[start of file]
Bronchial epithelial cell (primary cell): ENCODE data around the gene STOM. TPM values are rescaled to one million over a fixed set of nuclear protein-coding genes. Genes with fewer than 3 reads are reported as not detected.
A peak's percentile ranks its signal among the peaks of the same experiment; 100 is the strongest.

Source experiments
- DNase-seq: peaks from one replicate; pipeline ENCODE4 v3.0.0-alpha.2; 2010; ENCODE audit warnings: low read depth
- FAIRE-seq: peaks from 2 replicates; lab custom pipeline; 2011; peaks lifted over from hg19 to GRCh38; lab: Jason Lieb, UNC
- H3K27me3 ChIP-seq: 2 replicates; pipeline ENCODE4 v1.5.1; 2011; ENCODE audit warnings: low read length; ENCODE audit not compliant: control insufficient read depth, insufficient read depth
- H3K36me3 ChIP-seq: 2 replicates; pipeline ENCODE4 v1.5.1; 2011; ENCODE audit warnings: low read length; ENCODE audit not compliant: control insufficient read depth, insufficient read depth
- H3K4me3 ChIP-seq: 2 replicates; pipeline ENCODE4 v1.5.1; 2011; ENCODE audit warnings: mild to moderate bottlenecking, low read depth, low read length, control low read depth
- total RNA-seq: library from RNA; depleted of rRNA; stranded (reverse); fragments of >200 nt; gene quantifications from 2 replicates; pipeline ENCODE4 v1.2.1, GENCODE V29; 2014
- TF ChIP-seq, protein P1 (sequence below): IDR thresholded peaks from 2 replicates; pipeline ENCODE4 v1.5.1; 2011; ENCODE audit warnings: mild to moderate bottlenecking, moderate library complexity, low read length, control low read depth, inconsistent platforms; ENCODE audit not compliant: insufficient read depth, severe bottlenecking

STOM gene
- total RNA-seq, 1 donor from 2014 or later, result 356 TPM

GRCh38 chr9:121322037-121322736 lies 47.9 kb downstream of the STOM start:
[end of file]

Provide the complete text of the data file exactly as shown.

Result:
Bronchial epithelial cell (primary cell): ENCODE data around the gene STOM. TPM values are rescaled to one million over a fixed set of nuclear protein-coding genes. Genes with fewer than 3 reads are reported as not detected.
A peak's percentile ranks its signal among the peaks of the same experiment; 100 is the strongest.

Source experiments
- DNase-seq: peaks from one replicate; pipeline ENCODE4 v3.0.0-alpha.2; 2010; ENCODE audit warnings: low read depth
- FAIRE-seq: peaks from 2 replicates; lab custom pipeline; 2011; peaks lifted over from hg19 to GRCh38; lab: Jason Lieb, UNC
- H3K27me3 ChIP-seq: 2 replicates; pipeline ENCODE4 v1.5.1; 2011; ENCODE audit warnings: low read length; ENCODE audit not compliant: control insufficient read depth, insufficient read depth
- H3K36me3 ChIP-seq: 2 replicates; pipeline ENCODE4 v1.5.1; 2011; ENCODE audit warnings: low read length; ENCODE audit not compliant: control insufficient read depth, insufficient read depth
- H3K4me3 ChIP-seq: 2 replicates; pipeline ENCODE4 v1.5.1; 2011; ENCODE audit warnings: mild to moderate bottlenecking, low read depth, low read length, control low read depth
- total RNA-seq: library from RNA; depleted of rRNA; stranded (reverse); fragments of >200 nt; gene quantifications from 2 replicates; pipeline ENCODE4 v1.2.1, GENCODE V29; 2014
- TF ChIP-seq, protein P1 (sequence below): IDR thresholded peaks from 2 replicates; pipeline ENCODE4 v1.5.1; 2011; ENCODE audit warnings: mild to moderate bottlenecking, moderate library complexity, low read length, control low read depth, inconsistent platforms; ENCODE audit not compliant: insufficient read depth, severe bottlenecking

STOM gene
- total RNA-seq, 1 donor from 2014 or later, result 356 TPM

GRCh38 chr9:121322037-121322736 lies 47.9 kb downstream of the STOM start: